Honda Rebel Forum banner

1 - 10 of 10 Posts

·
Registered
Joined
·
332 Posts
Discussion Starter · #1 ·
Hi folks. Ever since I bought my Rebel, I've been treating it like my car: maintenance by mileage intervals. The trouble is I put far fewer miles on my bike than my car, and I feel that it is becoming somewhat neglected.

Do any of you follow a seasonal schedule that you do regardless of mileage? Like every spring, and fall? Or 4 times a year? I'm thinking of things like the chain, cables, oil, puke tube, and air filter might be worked on at least once a year regardless of mileage.

I didn't even know I had a puke tube until a few days ago. I wonder what else I might be missing?
 

·
Premium Member
Joined
·
17,771 Posts
Yes! Bikes do not live by mileage maintenace alone.
Seasonal maintenance is very important on low mile cycles and often overlooked. I've seen that a lot.

Oil change!
If you do only one oil change a year, do it in the fall before storage. Combustion (blow by) gasses put corrosives in the oil. Storing with fresh oil in the crankcase means the moisture and corrosives are out of there. When stored, leave it off. Starting for ten minutes every week or some such only introduces moisture and combustion gasses in the the oil.
A good waxing for storage helps preserve the finish.
Clean and lube the chain in the fall and again in the spring.

Just about everything else is a spring thing. Change the brake fluid in the spring. Every other year is fine. I do mine every spring. I don't have to keep track of what year I last did it that way.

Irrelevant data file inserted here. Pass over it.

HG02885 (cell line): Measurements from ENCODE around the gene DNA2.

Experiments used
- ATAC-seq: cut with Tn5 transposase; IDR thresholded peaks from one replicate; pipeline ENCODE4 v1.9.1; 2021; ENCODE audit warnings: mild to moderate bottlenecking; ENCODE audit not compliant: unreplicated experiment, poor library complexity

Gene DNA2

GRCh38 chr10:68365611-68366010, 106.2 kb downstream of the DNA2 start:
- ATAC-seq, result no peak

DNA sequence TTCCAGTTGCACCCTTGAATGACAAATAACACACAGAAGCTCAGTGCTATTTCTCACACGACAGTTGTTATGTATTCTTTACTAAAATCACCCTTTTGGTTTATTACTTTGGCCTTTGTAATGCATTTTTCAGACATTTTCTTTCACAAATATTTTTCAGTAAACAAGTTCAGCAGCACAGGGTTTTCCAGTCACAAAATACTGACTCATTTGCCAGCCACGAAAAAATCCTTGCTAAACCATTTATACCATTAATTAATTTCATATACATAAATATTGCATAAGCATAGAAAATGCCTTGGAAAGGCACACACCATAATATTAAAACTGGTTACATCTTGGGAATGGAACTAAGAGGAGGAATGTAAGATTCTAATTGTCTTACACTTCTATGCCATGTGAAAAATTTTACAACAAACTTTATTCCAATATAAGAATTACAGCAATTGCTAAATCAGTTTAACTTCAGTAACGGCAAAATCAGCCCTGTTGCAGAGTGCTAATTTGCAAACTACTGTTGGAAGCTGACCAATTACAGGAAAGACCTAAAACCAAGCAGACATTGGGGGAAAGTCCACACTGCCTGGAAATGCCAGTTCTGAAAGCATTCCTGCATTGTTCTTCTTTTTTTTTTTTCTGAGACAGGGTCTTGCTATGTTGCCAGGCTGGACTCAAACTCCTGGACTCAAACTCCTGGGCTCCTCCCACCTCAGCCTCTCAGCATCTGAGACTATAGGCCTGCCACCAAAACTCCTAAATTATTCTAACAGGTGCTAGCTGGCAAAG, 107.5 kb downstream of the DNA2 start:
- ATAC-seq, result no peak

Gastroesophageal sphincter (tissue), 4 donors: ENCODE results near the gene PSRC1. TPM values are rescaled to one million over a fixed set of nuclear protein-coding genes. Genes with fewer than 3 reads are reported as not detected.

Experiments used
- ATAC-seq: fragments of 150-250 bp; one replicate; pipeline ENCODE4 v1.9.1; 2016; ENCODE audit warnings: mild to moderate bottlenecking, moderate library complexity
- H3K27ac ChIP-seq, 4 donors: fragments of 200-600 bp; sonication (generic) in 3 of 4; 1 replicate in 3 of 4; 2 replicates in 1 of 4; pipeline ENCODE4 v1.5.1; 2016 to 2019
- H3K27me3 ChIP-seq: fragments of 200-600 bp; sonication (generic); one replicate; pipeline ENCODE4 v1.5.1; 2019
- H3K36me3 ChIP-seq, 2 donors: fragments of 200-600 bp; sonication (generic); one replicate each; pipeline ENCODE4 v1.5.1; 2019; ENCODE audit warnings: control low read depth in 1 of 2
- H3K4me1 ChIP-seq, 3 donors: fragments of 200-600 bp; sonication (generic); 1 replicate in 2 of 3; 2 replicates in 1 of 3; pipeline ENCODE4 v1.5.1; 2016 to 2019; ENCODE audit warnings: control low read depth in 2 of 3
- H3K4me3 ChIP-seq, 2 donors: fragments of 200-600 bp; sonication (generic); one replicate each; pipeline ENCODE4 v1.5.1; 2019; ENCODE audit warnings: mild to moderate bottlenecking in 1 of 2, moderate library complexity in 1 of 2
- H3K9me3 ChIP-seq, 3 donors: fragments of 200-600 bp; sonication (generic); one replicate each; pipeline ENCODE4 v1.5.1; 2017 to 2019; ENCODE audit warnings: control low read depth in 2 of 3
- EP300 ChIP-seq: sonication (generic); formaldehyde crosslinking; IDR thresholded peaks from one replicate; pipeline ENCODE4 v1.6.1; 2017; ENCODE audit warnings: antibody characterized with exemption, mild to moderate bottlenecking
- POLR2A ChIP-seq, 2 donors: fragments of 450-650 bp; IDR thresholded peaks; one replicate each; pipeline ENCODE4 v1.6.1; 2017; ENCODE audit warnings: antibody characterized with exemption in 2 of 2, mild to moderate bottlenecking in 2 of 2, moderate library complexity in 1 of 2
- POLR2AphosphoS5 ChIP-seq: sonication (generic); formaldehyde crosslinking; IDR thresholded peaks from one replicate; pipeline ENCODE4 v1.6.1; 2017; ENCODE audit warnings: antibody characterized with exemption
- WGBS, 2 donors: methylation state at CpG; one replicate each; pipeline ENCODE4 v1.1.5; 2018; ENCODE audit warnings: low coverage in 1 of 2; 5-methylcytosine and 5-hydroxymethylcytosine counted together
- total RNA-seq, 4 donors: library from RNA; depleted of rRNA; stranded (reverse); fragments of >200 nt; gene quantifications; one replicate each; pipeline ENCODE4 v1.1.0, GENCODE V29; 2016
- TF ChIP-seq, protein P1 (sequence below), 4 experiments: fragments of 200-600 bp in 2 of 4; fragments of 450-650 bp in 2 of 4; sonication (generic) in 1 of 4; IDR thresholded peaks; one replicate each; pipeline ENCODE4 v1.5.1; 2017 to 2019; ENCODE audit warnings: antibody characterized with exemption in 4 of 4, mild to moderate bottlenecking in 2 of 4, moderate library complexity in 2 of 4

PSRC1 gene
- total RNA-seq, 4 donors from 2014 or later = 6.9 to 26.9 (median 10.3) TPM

Fork oil is the same. Every other year is great.
Air filter every spring.
Check the spark plugs every spring.
Check the tires for wear and signs of dry rot. Replace if rot is detected, regardless of miles.
Lube the cables and pivot points.
 

·
Registered
Joined
·
332 Posts
Discussion Starter · #3 ·
Thanks, that sounds like a good schedule.

Is there a way to tell whether I have Dot 3 or Dot 4 brake fluid? I don't know which kind I have, and it seems to me like I heard somewhere that the two don't mix well, even if one is drained before the other is added.
 

·
Registered
Joined
·
3,373 Posts
3 and 4 are fine, if I recall correctly, it's 5 (and silicone based) that's the problem, according to what I've read
 

·
Premium Member
Joined
·
17,771 Posts
DOT 3 and DOT 4 are very close in specification. DOT 4 has a slightly higher boiling point. Odds are, you won't be able to heat a Rebel brake enough to ever feel brake fade from fluid boil.
Art is right. Its DOT 5 that doesn't play well with others.
 

·
Registered
Joined
·
332 Posts
Discussion Starter · #6 ·
Thanks for the info!
I'll stick with dot 3 since I keep that around for my car.
Changing the brake fluid and fork oil are things I have yet to experience, but my bike is due for both.
 

·
Registered
Joined
·
3,373 Posts
be very carefull not to let the reservoir run dry
 

·
Registered
Joined
·
690 Posts
If you do, you'll have to bleed the entire front brake system, which is more annoying than difficult.
 

·
Registered
Joined
·
3,373 Posts
Makes a great stripper in fact
 
1 - 10 of 10 Posts
Top